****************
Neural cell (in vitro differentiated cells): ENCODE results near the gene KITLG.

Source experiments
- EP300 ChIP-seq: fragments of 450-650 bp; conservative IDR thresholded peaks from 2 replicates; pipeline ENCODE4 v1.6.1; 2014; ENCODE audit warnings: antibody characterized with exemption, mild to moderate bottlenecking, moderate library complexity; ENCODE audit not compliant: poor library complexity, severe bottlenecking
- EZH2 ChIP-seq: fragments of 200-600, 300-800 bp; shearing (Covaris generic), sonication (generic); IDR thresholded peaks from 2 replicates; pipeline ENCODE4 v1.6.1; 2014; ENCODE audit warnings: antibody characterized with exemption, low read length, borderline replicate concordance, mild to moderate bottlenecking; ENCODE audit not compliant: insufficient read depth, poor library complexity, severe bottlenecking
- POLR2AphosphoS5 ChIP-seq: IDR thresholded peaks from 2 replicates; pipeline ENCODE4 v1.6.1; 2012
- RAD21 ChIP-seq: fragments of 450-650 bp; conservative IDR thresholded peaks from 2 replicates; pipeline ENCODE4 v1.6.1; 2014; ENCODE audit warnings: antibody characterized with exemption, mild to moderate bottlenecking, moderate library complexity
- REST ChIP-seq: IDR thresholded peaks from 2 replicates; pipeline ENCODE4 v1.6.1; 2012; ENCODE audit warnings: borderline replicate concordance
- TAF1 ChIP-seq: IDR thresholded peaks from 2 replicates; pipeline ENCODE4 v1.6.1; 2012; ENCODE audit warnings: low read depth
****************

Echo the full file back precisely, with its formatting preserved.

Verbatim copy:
Neural cell (in vitro differentiated cells): ENCODE results near the gene KITLG.

Source experiments
- EP300 ChIP-seq: fragments of 450-650 bp; conservative IDR thresholded peaks from 2 replicates; pipeline ENCODE4 v1.6.1; 2014; ENCODE audit warnings: antibody characterized with exemption, mild to moderate bottlenecking, moderate library complexity; ENCODE audit not compliant: poor library complexity, severe bottlenecking
- EZH2 ChIP-seq: fragments of 200-600, 300-800 bp; shearing (Covaris generic), sonication (generic); IDR thresholded peaks from 2 replicates; pipeline ENCODE4 v1.6.1; 2014; ENCODE audit warnings: antibody characterized with exemption, low read length, borderline replicate concordance, mild to moderate bottlenecking; ENCODE audit not compliant: insufficient read depth, poor library complexity, severe bottlenecking
- POLR2AphosphoS5 ChIP-seq: IDR thresholded peaks from 2 replicates; pipeline ENCODE4 v1.6.1; 2012
- RAD21 ChIP-seq: fragments of 450-650 bp; conservative IDR thresholded peaks from 2 replicates; pipeline ENCODE4 v1.6.1; 2014; ENCODE audit warnings: antibody characterized with exemption, mild to moderate bottlenecking, moderate library complexity
- REST ChIP-seq: IDR thresholded peaks from 2 replicates; pipeline ENCODE4 v1.6.1; 2012; ENCODE audit warnings: borderline replicate concordance
- TAF1 ChIP-seq: IDR thresholded peaks from 2 replicates; pipeline ENCODE4 v1.6.1; 2012; ENCODE audit warnings: low read depth